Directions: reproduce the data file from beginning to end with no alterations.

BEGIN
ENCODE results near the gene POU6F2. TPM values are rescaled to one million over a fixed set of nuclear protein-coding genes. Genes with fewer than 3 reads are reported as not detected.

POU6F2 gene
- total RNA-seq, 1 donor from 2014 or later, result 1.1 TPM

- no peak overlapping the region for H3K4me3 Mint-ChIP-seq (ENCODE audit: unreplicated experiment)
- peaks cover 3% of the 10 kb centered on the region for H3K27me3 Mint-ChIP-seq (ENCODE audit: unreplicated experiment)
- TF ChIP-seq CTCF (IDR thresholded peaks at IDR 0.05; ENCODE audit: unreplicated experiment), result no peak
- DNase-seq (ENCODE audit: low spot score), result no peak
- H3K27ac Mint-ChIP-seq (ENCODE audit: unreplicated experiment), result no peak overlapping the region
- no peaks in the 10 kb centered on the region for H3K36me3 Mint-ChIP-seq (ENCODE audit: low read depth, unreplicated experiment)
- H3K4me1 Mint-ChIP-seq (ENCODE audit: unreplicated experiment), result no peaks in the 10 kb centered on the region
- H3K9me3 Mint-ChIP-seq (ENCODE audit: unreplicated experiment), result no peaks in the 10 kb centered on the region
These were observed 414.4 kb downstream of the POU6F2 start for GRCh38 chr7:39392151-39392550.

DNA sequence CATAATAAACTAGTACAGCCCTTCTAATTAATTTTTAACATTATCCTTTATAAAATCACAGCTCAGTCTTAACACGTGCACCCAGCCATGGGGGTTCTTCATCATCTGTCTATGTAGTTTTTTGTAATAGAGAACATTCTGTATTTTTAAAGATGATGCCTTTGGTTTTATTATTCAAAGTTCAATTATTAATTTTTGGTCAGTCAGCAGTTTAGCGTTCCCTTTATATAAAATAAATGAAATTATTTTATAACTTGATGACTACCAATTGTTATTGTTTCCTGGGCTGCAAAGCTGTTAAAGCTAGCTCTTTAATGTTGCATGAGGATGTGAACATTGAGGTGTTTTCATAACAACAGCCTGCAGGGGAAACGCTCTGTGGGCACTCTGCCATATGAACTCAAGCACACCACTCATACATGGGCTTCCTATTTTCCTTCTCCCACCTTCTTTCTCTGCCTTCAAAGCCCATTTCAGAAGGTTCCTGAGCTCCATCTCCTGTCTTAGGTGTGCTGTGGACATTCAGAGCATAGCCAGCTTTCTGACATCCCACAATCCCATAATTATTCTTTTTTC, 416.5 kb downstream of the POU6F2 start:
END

ENCODE results near the gene POU6F2. TPM values are rescaled to one million over a fixed set of nuclear protein-coding genes. Genes with fewer than 3 reads are reported as not detected.

POU6F2 gene
- total RNA-seq, 1 donor from 2014 or later, result 1.1 TPM

- no peak overlapping the region for H3K4me3 Mint-ChIP-seq (ENCODE audit: unreplicated experiment)
- peaks cover 3% of the 10 kb centered on the region for H3K27me3 Mint-ChIP-seq (ENCODE audit: unreplicated experiment)
- TF ChIP-seq CTCF (IDR thresholded peaks at IDR 0.05; ENCODE audit: unreplicated experiment), result no peak
- DNase-seq (ENCODE audit: low spot score), result no peak
- H3K27ac Mint-ChIP-seq (ENCODE audit: unreplicated experiment), result no peak overlapping the region
- no peaks in the 10 kb centered on the region for H3K36me3 Mint-ChIP-seq (ENCODE audit: low read depth, unreplicated experiment)
- H3K4me1 Mint-ChIP-seq (ENCODE audit: unreplicated experiment), result no peaks in the 10 kb centered on the region
- H3K9me3 Mint-ChIP-seq (ENCODE audit: unreplicated experiment), result no peaks in the 10 kb centered on the region
These were observed 414.4 kb downstream of the POU6F2 start for GRCh38 chr7:39392151-39392550.

DNA sequence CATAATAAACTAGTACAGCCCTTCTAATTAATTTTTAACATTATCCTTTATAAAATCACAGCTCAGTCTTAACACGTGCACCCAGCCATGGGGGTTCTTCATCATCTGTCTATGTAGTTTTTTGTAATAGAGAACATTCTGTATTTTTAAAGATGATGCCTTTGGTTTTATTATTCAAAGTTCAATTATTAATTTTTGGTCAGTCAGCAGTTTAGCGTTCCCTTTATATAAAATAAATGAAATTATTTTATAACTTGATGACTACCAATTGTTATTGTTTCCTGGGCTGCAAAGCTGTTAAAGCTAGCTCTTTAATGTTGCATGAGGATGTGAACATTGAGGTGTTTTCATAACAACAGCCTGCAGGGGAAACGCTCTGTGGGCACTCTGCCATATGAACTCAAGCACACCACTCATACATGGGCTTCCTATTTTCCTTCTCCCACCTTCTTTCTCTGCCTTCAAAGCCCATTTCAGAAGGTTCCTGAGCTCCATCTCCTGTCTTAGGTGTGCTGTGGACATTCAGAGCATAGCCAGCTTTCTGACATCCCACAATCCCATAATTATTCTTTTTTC, 416.5 kb downstream of the POU6F2 start: